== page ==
This month, Americans are urged to explore new facets of the arts and humanities—so get out there and try a new museum, live show or gallery viewing! The year was 1993 when National Arts & Humanities Month was established, with four goals in mind: to create a national, state and local focus on the arts and humanities through media; to encourage the participation of individuals, arts and humanities and other organizations worldwide; to provide an opportunity for federal, state and local businesses, government and civic leaders to declare their support for the arts and humanities; and to establish a highly visible vehicle for raising awareness about the arts and humanities. Looking for ideas to celebrate? Host or attend a National Arts & Humanities Event in your community, with more information here. Hosting resources are available here, and access the National ArtsMeet Calendar here. Raise awareness by sending a proclamation to your local elected officials (a sample proclamation link is on this page), or participate in the National Arts & Humanities Show Your Art Instagram campaign.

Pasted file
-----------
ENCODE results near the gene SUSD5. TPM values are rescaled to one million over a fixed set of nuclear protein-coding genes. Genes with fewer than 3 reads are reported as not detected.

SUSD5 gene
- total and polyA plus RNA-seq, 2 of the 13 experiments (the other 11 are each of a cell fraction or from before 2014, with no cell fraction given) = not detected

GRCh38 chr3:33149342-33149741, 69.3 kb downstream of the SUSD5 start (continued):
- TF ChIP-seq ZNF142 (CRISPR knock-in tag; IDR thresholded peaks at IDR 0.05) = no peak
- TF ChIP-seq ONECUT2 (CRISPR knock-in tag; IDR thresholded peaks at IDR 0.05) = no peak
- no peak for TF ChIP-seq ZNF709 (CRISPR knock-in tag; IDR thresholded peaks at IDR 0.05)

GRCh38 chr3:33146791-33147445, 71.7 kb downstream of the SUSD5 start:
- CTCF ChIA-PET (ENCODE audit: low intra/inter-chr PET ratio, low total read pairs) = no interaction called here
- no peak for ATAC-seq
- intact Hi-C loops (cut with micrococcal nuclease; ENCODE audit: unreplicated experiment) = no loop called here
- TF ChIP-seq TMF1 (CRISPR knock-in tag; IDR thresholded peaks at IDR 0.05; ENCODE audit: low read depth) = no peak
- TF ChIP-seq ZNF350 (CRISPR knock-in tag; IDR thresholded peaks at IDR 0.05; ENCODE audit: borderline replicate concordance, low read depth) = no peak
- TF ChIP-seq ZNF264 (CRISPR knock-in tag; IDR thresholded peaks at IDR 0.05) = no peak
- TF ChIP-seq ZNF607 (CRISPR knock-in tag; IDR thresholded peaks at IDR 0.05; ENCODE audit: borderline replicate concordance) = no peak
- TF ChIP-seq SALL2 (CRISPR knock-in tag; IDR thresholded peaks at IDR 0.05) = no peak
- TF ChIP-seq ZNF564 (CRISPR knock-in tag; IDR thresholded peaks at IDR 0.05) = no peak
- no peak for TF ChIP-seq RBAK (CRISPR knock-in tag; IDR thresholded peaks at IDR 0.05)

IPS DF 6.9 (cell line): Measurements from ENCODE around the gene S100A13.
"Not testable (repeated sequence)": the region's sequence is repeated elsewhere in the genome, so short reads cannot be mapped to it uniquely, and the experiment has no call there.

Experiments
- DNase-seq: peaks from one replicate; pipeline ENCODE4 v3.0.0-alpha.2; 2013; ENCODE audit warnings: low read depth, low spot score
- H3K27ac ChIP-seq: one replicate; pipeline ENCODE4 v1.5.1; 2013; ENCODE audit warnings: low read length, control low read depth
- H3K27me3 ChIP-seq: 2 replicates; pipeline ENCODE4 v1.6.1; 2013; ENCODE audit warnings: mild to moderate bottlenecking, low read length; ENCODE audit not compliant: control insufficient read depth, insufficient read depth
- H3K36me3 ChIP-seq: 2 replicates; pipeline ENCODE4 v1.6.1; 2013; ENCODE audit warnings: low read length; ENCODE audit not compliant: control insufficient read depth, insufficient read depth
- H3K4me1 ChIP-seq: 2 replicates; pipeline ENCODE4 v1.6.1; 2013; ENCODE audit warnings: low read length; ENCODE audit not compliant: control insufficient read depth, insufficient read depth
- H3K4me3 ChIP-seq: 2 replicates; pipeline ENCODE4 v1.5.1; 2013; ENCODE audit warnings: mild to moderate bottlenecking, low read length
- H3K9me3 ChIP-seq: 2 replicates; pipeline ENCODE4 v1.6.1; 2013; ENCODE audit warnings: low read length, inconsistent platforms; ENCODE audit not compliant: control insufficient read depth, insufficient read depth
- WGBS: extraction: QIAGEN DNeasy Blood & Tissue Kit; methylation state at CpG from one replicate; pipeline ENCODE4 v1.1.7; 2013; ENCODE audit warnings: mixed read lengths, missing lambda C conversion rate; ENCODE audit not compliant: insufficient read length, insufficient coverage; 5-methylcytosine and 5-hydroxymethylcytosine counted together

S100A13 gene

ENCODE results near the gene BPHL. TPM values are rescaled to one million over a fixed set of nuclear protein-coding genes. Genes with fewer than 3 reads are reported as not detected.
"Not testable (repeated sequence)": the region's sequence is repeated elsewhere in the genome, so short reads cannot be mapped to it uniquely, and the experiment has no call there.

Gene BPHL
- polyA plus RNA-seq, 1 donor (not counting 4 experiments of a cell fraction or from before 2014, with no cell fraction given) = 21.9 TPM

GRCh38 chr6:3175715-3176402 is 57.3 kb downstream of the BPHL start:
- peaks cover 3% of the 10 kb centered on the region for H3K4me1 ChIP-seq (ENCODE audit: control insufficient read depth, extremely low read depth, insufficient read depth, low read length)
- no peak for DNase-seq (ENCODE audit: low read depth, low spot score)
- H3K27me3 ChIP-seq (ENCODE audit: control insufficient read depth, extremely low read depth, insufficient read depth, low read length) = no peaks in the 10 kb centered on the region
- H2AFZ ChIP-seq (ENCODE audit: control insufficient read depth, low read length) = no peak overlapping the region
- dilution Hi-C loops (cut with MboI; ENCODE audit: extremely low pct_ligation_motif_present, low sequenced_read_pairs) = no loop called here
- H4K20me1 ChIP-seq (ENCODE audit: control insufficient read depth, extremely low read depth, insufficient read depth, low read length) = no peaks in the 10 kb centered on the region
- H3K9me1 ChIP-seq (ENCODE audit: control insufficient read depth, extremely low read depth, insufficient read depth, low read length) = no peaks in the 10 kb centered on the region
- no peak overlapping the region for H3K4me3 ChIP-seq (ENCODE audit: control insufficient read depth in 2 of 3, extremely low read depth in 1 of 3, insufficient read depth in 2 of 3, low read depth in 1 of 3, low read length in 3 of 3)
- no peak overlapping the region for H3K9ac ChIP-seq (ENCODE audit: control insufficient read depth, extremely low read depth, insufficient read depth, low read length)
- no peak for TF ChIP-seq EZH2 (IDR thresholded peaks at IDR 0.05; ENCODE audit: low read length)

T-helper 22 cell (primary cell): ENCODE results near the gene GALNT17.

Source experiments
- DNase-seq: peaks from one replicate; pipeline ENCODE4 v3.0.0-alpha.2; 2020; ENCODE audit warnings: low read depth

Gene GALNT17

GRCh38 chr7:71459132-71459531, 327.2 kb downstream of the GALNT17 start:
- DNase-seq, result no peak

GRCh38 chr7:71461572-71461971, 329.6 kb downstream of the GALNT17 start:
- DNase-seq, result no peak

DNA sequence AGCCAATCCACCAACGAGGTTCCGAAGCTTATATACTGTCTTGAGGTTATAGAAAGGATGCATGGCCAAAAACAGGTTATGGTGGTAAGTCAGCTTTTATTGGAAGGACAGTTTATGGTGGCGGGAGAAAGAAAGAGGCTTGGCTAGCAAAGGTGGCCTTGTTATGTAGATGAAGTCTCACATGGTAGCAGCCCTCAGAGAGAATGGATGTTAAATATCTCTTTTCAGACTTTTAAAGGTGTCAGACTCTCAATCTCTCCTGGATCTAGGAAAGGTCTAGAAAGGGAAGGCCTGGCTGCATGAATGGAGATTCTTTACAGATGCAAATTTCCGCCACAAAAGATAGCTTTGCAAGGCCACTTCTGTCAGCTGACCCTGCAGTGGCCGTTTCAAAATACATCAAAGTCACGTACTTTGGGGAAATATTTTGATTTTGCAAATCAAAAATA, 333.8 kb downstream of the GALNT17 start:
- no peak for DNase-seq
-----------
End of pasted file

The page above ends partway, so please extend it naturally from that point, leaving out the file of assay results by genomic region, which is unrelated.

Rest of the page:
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Categories: Uncategorized

Yom Kippur: Millions of Jews mark the Day of Atonement

Street view of city with roads showing no cars, only a few cyclers, and skyscrapers in the background

The streets of Tel Aviv are almost empty on Yom Kippur, as Jews spend most of the morning and evening in synagogue. Photo by brunswicksquare, courtesy of Flickr

TO INTRODUCE our coverage of Yom Kippur, ReadTheSpirit magazine welcomes back author and Jewish scholar Joe Lewis as well as our regular Holidays columnist Stephanie Fenton. In addition to this column, you’ll enjoy these other stories:



SUNSET FRIDAY, OCTOBER 3: Although it’s a solemn day, Yom Kippur is really a celebration, the anniversary of God forgiving the Jewish people for worshiping a golden calf. By traditional calculation, Moses brought the second tablets to the people on Yom Kippur. God’s nature is revealed to Moses as a God of mercy and compassion, patience and kindness (Ex. 34:6), and this idea is central to the liturgy of the day.